The Patient Protection and Affordable Care Act, also known as the Affordable Care Act or ObamaCare, is the biggest change in health care policy since Medicare in 1965. Despite its importance, very few understand it. This is not surprising given its complexity. Popular news outlets and politicians (on both sides) capitalize on our ignorance by exaggerating, distorting or misrepresenting pieces of it. As health care providers and citizens, love it or hate it, we have a duty to understand it.
Hats off to Dr. Supurna Dutta. Her grand rounds on the PPACA served as inspiration for portions of these videos.
In the first video we’ll look at the anatomy of the neck. It is important to know what structures are contained within so you know what may be damaged.
Once you know what is potentially damaged, how do you work it up?
Introduction to DKA and HHS
Treatment of DKA and HHS
AG = Na – Cl – HCO3
Corrected Na = Na + 1.6 (Gluc-100 / 100)
Corrected K = K – 0.6 (7.4-pH)*10
Serum Osmolarity = 2 (Na + K) + Gluc/18 + BUN/2.8
Total Body Water Deficit = 0.6 (Wt Kg) (1 – 140/Na)
Monitoring and Access (or IV O2 Monitor)
This is a 12 minute review of the treatment of status epilepticus in the Emergency Department.
One note: there you don’t give Valium IM during status. I don’t know why I wrote that, but it’s wrong. Ignore it.
Here’s a link to the PDF I made during the video.
Here are the 2010 ACLS Guidelines for Cardiac Arrest. This catch-all category encompasses anything without a pulse, but what had previously been separated out into the separate rhythms of ventricular fibrillation, pulseless ventricular tachycardia, asystole and pulseless electrical activity. I love the fact that they simplified this into one algorithm – and they stress:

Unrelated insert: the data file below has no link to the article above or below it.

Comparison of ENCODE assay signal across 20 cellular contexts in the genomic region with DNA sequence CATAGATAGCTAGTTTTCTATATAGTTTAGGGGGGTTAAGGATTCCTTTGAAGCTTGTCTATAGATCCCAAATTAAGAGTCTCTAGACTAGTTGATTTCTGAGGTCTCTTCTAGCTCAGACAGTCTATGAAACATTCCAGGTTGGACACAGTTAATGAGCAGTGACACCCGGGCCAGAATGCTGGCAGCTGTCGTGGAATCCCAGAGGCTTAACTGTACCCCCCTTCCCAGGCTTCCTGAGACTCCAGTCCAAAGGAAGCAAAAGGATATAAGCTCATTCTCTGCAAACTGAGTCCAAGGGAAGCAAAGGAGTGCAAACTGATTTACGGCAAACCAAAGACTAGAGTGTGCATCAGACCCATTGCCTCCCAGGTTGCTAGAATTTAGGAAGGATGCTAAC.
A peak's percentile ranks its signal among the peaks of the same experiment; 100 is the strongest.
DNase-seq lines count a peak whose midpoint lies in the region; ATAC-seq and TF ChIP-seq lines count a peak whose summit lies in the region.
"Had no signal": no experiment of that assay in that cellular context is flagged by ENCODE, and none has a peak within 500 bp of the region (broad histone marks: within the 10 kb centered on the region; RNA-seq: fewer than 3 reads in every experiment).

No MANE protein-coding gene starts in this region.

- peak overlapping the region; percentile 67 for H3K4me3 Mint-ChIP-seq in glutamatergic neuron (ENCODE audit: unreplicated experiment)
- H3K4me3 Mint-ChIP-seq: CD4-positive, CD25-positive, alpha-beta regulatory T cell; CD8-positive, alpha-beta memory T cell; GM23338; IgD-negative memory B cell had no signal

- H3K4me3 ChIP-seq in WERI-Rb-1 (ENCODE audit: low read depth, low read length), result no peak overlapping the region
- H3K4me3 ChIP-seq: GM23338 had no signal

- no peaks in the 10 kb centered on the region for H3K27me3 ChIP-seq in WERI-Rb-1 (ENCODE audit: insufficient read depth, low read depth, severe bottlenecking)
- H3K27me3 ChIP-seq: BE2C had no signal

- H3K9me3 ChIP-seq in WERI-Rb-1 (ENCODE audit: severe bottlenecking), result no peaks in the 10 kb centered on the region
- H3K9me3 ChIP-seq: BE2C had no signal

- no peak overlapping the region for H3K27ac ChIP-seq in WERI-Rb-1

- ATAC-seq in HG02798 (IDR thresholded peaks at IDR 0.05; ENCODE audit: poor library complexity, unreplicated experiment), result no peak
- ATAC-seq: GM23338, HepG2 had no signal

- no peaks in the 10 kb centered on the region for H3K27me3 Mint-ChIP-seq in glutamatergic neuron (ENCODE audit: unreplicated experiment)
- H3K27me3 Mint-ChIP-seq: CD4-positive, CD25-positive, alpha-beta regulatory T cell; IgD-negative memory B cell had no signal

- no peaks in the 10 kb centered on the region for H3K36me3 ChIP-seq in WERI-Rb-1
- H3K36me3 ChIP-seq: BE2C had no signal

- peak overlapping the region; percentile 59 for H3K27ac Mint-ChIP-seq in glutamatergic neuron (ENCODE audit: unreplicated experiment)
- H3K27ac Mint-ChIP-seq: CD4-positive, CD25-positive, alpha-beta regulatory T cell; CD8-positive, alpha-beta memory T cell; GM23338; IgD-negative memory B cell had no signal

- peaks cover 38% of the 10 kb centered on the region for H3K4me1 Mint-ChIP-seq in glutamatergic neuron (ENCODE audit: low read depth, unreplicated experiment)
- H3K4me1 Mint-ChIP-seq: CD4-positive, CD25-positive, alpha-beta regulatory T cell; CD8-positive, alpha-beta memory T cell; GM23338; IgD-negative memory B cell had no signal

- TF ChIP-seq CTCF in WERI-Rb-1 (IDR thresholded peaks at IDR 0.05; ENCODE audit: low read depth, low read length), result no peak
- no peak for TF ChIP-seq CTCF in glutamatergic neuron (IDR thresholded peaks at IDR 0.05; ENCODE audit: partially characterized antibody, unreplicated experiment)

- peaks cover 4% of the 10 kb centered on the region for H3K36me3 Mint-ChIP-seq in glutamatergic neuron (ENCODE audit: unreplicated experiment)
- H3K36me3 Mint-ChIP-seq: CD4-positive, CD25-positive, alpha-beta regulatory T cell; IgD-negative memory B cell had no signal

- early, deep and uninterrupted chest compressions, and
- early defibrillation (when indicated – VF/VT)
The first video covers the algorithm and drugs
The second video goes into more details about these drugs
The third video looks at PEA and asystole
iResus app (Free) based on the UK resuscitation council guidelines
Written summary of videos (by AJ Kadhim-Saleh)
Here’s an introduction to ACLS 2010, an important skill you should pick up not only for your ER rotation, but for all your rotations! Let me know if you have any questions. I’ll be putting up more vids as I make ’em.
Again, leave me feedback in the comments.
The first part of ACLS is A and B… yes, the order has changed to CAB for adults suffering from likely cardiac causes, but I’m old fashioned, so let’s cover A & B first…
So let’s talk about capnography and intubations, etc. The use of capnography is a big change in the new 2010 guidelines. Looks like we got some new equipment to buy.